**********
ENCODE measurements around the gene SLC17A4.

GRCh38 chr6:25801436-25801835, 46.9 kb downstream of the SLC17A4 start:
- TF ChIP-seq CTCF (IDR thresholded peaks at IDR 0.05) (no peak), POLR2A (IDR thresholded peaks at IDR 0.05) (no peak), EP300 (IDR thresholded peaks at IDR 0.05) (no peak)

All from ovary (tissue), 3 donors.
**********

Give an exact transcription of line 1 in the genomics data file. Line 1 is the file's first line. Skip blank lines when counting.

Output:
ENCODE measurements around the gene SLC17A4.